I was learning, slowly, some essential Tamil phrases and relied less and less on a translator. I could counsel Tamil-speaking patients on their "unavu" (diet) and "utarpayirci" (exercise) when they arrived at the clinic.
One of the most salient results of the internship was completing my research project and gathering a huge amount of data on diabetes self-management, awareness, and education. The project, which I had initially viewed with such despair, yielded strong results - though not without a few sleepless nights!
Because I only had a few short weeks to gather all the data, I spent much of my time interviewing patient after patient. I also collected information about each patient's blood sugar level and glycosylated hemoglobin level, or Hba1c, which can be used as a marker to measure how well diabetes is controlled. On my final day in the hospital, I had interviewed over 230 patients, collected in-depth information about their self-care behaviors and demographics, and consulted each patients' medical record on the hospital database for other essential information.
On the Tuesday before my departure from Vellore, I met with 14 of the head doctors in the Endocrinology department to discuss the (preliminary) results of my research project and their implications. I gave a half-hour presentation of my data to the doctors, highlighting which areas of the patient population most struggled to care for themselves and were lacking in essential medical knowledge. Later in the day, I repeated the presentation for the diabetes nurse educators, who could directly utilize the results of the study.
One of the shocking results of my data was that only 12.5% of patients achieved good glycemic control, as measured by their A1C. The majority of patients failed to follow a proper diet or a proper exercise plan.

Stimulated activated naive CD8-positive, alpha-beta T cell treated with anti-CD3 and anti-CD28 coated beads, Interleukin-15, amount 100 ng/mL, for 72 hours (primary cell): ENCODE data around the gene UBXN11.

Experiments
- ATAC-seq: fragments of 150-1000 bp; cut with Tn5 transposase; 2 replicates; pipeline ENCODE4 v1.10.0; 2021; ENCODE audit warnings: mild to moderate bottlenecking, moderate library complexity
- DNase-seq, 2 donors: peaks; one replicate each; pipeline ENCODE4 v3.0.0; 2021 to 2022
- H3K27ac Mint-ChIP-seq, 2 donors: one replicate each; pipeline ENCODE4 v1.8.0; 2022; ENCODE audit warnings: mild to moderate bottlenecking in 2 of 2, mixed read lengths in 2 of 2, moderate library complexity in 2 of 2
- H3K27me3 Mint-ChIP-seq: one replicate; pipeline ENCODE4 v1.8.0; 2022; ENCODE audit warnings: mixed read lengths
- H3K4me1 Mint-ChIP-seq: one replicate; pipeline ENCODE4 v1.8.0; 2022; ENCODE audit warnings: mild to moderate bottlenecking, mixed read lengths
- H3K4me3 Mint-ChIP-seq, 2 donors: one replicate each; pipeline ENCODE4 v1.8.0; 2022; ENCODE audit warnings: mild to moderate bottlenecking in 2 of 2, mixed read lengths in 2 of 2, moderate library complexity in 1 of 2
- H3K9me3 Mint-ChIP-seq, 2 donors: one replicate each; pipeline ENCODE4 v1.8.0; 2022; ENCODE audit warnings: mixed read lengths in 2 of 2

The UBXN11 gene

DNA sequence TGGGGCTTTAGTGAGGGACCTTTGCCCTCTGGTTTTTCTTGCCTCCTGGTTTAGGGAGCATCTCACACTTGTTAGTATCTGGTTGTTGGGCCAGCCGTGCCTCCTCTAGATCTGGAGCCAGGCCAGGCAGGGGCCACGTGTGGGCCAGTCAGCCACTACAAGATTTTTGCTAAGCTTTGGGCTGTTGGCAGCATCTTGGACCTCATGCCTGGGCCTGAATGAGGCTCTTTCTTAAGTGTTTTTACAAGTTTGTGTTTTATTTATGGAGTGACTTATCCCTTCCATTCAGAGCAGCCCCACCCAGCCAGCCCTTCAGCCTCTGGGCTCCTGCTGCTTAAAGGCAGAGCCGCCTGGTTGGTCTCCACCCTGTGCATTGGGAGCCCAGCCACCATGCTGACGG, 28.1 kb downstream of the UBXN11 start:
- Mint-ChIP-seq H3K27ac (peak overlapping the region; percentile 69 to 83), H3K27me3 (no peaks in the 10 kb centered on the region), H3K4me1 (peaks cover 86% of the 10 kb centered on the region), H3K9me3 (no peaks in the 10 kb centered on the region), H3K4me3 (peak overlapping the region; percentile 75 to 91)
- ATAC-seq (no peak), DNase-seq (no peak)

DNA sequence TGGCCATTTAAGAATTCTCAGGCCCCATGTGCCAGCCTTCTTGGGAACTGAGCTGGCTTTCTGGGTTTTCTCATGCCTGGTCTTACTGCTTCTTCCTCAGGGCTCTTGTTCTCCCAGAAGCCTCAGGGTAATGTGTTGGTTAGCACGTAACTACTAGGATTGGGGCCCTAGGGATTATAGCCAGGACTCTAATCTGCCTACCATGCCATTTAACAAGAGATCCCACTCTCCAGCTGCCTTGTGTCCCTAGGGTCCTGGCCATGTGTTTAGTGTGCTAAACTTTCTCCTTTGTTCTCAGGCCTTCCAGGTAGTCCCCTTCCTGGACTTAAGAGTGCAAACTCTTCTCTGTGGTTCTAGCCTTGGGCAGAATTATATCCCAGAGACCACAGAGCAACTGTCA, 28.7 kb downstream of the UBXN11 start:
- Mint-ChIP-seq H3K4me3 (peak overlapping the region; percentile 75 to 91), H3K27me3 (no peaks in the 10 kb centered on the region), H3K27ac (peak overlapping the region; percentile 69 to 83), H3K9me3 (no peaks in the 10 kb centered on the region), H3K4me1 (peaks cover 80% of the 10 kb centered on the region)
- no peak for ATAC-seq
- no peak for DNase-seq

Foot care behaviors and self-monitoring of blood glucose were also considered 'inadequate' by international standards. The results were indeed shocking to the nurses and doctors, and highlight the need for a tailored educational intervention for high-risk patients. The situation is bleak in India - where diabetes is at epidemic levels in both rural and urban areas.
Even after working in India for 8 weeks, I feel I need to spend a few decades at CMC to truly appreciate the complexities of the Indian medical system and the difficulties of administering health services and education to a low-income population. Much of what I saw was gristly and devastating. (In the village hospital, for instance, I witnessed surgeries -without anesthesia- on dozens of children who had developed abscesses after being given shots by a phony village doctor.)
Finally, I must thank the Parent's Committee for their generous support of my internship this summer. I am extremely fortunate to have been afforded this rare academic opportunity as an undergraduate. I am eager to incorporate all I have learned this summer about global and community health into my own medical career. After this experience at CMC, I seriously hope to work in the developing world or with under-served communities following graduation.
My advice to all those looking for internships next year is simply this: Choose something risky and out of your comfort zone. (I am proud to say I didn't make a single photocopy this summer.) Contact your intellectual heroes, voice your passions, ask to work alongside them.
You won't regret it.